There is a lot written about the siege of naurskaya and the entire event is turned into such a myth that today is almost impossible to tell which of the written is a lie and which is true. But the main result remains the same – the 12-hour long storm was beaten off, and among the killed Circassians Cossacks discovered the body of Kabardia’s prince Kourgoko Tatarkhan, who was a full blooded brother to the Supreme prince of Kabardia Jankhot Tatarkhan and he was also the one who was one of the ambassadors to the Catherine II’s court in 1771 (remember the one who suggested the Russians arrest the other ambassador on their way back?)

Devlet-Geray of Crimea retreated inside the Kabardia’s territory and had another clash with Russians at the Gundelen River. On July, 10, 1774 the Russo-Turkish war ended. Russia and Turkey signed a peace treaty at Kuchuk-Kaynarji (Kucuk-Kaynarnci). Turkey lost that war, and traditionally, following the Crimean khan’s example, ceded Kabardia to Russia.

These are the two articles of the KK peace treaty regarding Kabardia:

“Article 21. Both Kabardias, that is the Greater and Lesser ones, since they are Tatar’s neighbors, have strong ties with the Crimean Khans. For that reason, their affiliation with Russia is subject to the will of the Crimean Khan and his council and the Tatar elders.

Article 22. The Belgrade tractate is now destroyed, which was signed in 1739, and all consequent conventions, in which Kabardias were declared independent and to be a barrier between the two empires.”

With Crimean khan given Kabardia as a gift to Russia and the Belgrade treaty destroyed, Kabardia’s independence was de jure terminated.

De facto Circassians of Kabardia kept fighting for independence for 51 more years until 1825, when having lost 90% of population and 74% of its territory were forced to curtail their resistance. Almost half of the surviving Circassians (over 70 villages), unwilling to subdue to the conquerors, left Kabardia and settle in the Trans-Kouban region (Western Circassia). Their descendants are now part of the Circassian population of the Karachay – Cherkes republic (today called the Cherkes) and Adyghea (villages of the Koshe-hable region). Those who fled Kabardia were called Hajiret in Circassian, meaning those who resettled.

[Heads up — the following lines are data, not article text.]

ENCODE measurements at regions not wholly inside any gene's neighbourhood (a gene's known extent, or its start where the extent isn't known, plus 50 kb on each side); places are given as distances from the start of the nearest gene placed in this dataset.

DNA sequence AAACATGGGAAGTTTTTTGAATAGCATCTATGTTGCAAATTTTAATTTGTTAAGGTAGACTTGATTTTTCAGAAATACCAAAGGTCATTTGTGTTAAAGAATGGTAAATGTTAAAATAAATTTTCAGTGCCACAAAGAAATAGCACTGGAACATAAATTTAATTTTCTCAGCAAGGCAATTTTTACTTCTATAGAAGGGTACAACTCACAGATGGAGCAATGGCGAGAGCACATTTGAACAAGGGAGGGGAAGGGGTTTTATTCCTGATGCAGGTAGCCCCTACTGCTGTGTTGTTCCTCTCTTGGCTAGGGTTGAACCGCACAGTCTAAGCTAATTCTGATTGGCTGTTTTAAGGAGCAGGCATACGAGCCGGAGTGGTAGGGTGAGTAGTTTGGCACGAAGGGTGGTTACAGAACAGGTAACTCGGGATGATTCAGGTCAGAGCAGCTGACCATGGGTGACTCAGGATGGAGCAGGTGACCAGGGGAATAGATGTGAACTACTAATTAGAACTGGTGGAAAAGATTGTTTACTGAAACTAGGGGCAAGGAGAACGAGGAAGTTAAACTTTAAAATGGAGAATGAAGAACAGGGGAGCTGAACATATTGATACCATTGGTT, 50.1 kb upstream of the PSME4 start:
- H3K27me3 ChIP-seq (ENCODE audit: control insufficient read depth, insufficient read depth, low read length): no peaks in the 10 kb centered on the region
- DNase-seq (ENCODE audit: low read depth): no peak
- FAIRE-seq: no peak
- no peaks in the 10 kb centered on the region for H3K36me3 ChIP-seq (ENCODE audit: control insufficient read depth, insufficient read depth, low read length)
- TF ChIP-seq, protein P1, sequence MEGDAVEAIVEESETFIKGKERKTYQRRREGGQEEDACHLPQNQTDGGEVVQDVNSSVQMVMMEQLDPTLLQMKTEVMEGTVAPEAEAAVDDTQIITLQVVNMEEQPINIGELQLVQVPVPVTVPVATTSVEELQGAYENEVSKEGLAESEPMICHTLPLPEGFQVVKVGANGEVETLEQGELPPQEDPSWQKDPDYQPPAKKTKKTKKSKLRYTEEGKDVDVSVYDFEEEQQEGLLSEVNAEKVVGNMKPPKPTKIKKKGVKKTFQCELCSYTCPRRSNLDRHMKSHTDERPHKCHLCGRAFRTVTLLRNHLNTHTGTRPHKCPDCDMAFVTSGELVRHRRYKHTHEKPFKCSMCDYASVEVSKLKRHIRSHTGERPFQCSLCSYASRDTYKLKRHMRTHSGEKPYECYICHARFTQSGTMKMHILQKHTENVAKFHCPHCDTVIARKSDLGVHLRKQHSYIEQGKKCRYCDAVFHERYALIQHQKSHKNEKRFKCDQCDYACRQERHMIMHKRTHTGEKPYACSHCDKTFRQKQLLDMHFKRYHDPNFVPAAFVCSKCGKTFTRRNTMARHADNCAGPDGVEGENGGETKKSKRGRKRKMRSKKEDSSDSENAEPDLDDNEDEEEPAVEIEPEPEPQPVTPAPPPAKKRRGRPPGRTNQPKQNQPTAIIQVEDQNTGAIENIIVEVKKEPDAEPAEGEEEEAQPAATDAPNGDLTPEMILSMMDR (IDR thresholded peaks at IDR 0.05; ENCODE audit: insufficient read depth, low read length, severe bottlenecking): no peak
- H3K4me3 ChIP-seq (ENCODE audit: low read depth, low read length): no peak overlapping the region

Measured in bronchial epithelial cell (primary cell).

The main outcome of the first stage of the Russian-Circassian war which ended in 1774 was not the de jure termination of the Kabardia’s sovereignty, but the changing of the nature of the military actions, both form Adyghe and Russian sides. In their further fight with Circassians the Russian Tsardom relied not on isolated battles, but on annexation of Circassian territory by building fortresses and Cossack stanitsas and extermination of those who was unwilling to subdue. It was after 1774 when Russians started settling the territories taken from Circassians by Cossacks from Don and Volga Rivers. After the 1777-1780 campaign Kabardia lost its best lands between the Kouma and Malka (Balhk) rivers, todays Caucasusu Mineral Waters region of Russia. This territory was cutt off Kabardia by a line of fortresses and stanitsas of the newly constructed Azov-Mozdok Line.

On another hand, the nature of Circassian fighting changed as well. After the deafeats of 1774 Circassians started to view their fight as one having a religious meaning, not only as a fight for independence, but also a fight against the infidels. On a 1779 tombstone to one of Circassians slain during the battle with the Russian troops of Generals Jacobi and Fabrizian on the Ketouko island of the Malka (Balhk) river has the following epitaph: “Here lies Koushmazouko Noukh son of Aslan-Geri, fallen in the Gazavat against the gyaours. May Allah have mercy upon his soul”.

Sources:

  • N.F. Grabovsky “Annexation of Kabardia by Russia and it fight for independence” / Collection of materials for description of the places and tribes of the Caucasus. Issue No. IX, Tibilis, 1876.
  • Circassians and other peoples of the North-Western Caucasus during the reign of Catherine II. Collection of documents. Nalchik, 1996.
  • S.M. Bronevsky “Historical notes on relations of Russia and Persia, Georgia and other mountainous peoples living in the Caucasus since the times of Ivan Vasilievich to present day”. Institute for Oriental Studies, SPb, 1996 ”.
  • P.G. Butkov’s “Materials for New History of the Caucasus 1722-1803”, SPb, 1869.
  • Baddeley John F. “The Russian Conquest of the Caucasus.” London, 1908.

Adyghe Union - Worldwide Circassian Brotherhood